tr.v. dis·a·vowed, dis·a·vow·ing, dis·a·vows
1. To disclaim knowledge of, responsibility for, or association with: "The American communists ... promoted Roosevelt's reelection in 1944—although Roosevelt formally disavowed their support" (Donald A. Ritchie).
2. To assert to be wrong or of little value: "After 1920 his style changed almost completely, and he disavowed his early works" (Mary V. Dearborn).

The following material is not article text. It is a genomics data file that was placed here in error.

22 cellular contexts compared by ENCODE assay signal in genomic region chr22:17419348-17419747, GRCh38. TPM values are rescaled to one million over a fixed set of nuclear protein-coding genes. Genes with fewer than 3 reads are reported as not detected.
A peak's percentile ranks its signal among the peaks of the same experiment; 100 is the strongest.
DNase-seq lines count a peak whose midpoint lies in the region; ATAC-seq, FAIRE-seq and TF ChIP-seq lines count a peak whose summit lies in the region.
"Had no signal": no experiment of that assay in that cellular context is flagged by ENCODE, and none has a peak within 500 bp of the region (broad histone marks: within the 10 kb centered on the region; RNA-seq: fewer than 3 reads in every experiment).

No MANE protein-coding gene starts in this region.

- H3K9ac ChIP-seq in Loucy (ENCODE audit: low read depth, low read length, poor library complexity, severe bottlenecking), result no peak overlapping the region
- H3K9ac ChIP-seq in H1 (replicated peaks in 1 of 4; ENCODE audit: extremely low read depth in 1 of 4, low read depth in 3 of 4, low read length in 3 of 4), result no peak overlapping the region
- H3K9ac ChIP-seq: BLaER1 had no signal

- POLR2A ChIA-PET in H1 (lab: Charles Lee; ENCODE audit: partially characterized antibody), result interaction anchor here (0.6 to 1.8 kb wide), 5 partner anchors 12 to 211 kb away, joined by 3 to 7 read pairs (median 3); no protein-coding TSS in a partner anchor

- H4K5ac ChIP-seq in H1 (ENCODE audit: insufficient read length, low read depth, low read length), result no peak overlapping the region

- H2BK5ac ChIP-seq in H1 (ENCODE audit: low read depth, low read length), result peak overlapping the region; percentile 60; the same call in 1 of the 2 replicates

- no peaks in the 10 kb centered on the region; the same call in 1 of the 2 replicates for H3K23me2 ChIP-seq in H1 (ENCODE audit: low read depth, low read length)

[Middle English disavowen, from Old French desavouer : des-, dis- + avouer, to avow; see AVOW.]
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